A Fighting Chance

Rick Schroder's character takes a hell of a pounding in his new movie. In his role as the film's writer, director and producer, Schroder had to roll with the punches as well.

Black Cloud started to form four years ago when Schroder -- the kid from Silver Spoons, and now a Scottsdale resident -- read an article about a Navajo boxing coach in northern Arizona. A recovering alcoholic, the coach was steering boys and girls toward the ring -- and away from substance abuse and gang violence. After spinning the story into a script, Schroder faced getting his project financed. Though his 25-year acting résumé includes 40-some films and 200 TV episodes -- most recently, three seasons on NYPD Blue -- Schroder had no directorial experience, and Black Cloud was, by industry standards, "not commercial enough."

"My agents make more money off of me when I act than if I start a new career as a writer/director," Schroder explains, "so they've got a financial incentive to see me fail."

So Schroder took his cause across the country, showing his screenplay to more than 20 Native American tribal councils -- and was repeatedly turned away.

"It was a long time," he says, "probably about six months, before I got my first partner."

That partner -- a tribe in Oklahoma -- called Schroder and said, "'We read this script, and we like what it says about our Indian people.'"

"They like it because it's truthful," Schroder explains. "It doesn't portray Native people as the noble red man. And it doesn't portray them as degenerate alcoholics. It shows their people as they are today. That there's social problems, there are cultural problems . . . this story is universal."

Other tribes followed, getting on board -- and making history. "Multiple tribes had never come together to fund a film," Schroder says. "We have three tribal governments and about 10 individual Indian investors."

Once Schroder had the money, he had no problem getting the names. He cast Russell Means -- star of Last of the Mohicans and, according to the L.A. Times, "the most famous American Indian since Sitting Bull and Crazy Horse" -- as the boxing coach. Schroder then recruited veteran boxing choreographer Jimmy Gambina, who trained Stallone for Rocky, De Niro for Raging Bull, and Jon Voight for The Champ -- which was 8-year-old Schroder's film debut.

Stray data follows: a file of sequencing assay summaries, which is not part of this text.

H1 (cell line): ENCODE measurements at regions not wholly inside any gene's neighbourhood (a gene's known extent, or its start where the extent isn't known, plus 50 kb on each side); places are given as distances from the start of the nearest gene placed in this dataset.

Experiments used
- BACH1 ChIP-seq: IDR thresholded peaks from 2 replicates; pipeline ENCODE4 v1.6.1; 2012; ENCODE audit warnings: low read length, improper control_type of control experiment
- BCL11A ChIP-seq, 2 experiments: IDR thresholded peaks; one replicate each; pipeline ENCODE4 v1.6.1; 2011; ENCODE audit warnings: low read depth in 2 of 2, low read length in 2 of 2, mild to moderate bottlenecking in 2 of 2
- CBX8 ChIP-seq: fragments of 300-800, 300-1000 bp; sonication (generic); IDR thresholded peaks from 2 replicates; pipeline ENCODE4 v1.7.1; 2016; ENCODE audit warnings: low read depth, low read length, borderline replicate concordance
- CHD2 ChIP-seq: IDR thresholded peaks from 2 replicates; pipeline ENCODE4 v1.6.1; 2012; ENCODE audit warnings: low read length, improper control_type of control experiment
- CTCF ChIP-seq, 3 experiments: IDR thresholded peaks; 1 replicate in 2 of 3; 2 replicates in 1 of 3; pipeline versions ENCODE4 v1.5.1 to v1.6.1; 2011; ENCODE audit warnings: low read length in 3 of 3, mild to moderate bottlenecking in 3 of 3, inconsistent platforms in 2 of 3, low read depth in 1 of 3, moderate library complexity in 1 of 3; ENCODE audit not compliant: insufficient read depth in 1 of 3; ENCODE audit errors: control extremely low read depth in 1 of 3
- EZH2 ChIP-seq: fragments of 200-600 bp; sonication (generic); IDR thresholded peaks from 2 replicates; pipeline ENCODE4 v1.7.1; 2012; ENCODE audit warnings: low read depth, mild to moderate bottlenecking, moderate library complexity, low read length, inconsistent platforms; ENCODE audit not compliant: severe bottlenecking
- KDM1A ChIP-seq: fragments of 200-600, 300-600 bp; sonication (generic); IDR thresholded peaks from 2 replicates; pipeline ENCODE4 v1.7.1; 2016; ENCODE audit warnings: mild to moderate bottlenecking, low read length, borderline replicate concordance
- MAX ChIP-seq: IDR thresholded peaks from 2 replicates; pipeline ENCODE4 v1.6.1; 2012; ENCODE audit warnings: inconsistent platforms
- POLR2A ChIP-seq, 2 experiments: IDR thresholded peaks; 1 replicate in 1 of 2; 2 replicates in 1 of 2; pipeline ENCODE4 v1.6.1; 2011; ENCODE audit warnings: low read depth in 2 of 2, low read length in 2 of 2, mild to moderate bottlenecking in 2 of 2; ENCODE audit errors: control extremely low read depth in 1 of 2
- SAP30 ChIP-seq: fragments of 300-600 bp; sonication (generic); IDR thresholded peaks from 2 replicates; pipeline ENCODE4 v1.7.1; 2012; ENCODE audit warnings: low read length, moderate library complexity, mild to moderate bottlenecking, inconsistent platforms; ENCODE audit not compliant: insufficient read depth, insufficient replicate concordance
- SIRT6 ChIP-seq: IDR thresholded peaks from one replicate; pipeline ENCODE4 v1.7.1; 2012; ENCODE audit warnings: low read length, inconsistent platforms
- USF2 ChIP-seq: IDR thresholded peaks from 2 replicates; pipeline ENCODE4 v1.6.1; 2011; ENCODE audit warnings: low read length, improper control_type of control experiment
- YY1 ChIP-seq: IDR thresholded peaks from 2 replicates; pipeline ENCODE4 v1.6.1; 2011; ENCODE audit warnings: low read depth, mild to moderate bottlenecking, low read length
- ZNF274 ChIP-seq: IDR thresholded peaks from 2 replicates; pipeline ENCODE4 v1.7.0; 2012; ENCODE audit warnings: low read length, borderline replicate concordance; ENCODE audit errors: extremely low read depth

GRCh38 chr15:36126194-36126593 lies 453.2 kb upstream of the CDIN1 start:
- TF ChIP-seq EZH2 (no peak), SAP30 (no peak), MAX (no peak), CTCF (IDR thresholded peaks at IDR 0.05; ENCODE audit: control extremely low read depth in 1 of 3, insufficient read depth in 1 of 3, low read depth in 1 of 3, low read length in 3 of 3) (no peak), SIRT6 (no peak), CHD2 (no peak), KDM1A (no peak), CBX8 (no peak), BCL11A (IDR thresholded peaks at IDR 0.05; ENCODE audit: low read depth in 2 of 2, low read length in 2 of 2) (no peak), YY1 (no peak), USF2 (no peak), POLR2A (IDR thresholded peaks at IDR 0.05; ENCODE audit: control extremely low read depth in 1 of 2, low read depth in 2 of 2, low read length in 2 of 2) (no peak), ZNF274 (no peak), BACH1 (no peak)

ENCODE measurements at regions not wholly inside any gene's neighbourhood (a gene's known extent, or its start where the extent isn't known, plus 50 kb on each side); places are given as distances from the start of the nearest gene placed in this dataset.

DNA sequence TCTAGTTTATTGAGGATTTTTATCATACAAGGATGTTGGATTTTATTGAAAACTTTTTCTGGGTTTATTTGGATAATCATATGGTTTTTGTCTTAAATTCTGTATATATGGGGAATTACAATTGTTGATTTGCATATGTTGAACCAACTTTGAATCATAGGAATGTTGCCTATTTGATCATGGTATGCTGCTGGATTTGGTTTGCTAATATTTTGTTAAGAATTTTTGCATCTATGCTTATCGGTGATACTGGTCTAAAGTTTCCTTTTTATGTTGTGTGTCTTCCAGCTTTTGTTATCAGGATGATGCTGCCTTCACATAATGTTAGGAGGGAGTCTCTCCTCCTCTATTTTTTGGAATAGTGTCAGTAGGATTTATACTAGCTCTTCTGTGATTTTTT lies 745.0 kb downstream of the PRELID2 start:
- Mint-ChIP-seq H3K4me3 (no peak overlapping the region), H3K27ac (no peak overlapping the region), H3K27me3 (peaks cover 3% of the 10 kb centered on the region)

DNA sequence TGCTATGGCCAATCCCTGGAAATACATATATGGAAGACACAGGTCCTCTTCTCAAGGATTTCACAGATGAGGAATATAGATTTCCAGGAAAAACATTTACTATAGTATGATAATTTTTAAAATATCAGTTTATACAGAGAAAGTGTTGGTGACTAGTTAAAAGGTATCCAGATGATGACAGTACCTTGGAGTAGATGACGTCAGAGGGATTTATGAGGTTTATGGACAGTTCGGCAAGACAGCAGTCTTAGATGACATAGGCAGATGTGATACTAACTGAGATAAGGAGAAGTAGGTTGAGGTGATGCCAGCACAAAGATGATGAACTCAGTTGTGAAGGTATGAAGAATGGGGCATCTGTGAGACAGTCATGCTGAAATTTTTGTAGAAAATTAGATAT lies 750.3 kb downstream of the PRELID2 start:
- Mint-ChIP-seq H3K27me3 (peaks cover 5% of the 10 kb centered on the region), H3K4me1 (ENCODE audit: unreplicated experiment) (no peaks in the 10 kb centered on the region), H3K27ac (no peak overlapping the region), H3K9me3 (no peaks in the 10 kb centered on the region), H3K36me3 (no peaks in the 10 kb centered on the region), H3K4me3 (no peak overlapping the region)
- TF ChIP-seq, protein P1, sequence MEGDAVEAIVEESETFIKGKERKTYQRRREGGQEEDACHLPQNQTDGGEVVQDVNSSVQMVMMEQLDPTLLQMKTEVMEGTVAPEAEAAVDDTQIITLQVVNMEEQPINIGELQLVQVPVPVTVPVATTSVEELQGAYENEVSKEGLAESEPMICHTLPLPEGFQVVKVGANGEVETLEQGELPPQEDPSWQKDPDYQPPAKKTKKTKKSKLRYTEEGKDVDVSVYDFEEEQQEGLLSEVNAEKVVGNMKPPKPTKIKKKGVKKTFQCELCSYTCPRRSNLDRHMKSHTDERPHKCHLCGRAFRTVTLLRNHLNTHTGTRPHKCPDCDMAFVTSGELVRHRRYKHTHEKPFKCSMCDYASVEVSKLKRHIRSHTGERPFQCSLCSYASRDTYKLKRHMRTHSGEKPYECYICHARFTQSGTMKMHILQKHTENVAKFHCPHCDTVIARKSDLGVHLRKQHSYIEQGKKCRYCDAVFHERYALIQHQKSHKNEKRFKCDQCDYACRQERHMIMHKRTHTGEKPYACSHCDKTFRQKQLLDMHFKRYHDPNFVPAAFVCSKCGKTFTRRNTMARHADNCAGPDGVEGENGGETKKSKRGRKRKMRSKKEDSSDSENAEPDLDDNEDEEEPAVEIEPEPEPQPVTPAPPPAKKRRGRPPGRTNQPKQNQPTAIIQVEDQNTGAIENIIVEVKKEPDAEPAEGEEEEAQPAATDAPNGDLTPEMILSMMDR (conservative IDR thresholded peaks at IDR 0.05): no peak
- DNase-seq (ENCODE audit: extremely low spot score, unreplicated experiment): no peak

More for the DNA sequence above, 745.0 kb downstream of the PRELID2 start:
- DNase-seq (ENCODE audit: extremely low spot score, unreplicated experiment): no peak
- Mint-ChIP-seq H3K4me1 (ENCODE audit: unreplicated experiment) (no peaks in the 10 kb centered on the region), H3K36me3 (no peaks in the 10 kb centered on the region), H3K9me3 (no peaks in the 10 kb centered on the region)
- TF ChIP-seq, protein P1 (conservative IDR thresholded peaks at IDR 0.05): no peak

Eddie Spears, a Lakota Sioux from South Dakota, plays the title character, a young boxer battling his own demons. Between the bouts come revelations. Angst. Substance abuse. And cue the journey of self-discovery.

"It is the new Rocky," Schroder says. "It is about the new underdog that overcomes."

Filmmakers, too, must overcome. When an actor froze, Schroder stepped in "two hours before the cameras rolled" to play a sleazy rodeo cowboy.

The crew shot for three weeks in Monument Valley and Canyon de Chelly -- sites sacred to the Navajo -- and at the National Golden Gloves Tourney in Vegas.

The movie debuted at this spring's Phoenix Film Festival, where it scored the audience choice award, as well as honors for cinematography and ensemble cast.

This Monday, September 27, the Valley's first world premiére promises to deliver some serious star power. "We're gonna throw a premiére like Arizona hasn't really had," Schroder says. The screening is open to VIPs only, but autograph seekers are welcome to watch the red carpet arrivals at Harkins Cine Capri, where the Hollywood-style hoopla is set to include a boxing ring, Native dancers and movie merchandise.

In addition to the film's stars -- including Schroder, Wayne Knight (Seinfeld's "Newman"), and country music stud Tim McGraw -- the guest list includes Kevin Costner, Jon Heder (Napoleon Dynamite himself), Mike Tyson, Oscar de la Hoya, Jenna Jameson, Wayne Gretzky, and Native American tribal leaders.

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Jill Koch
Contact: Jill Koch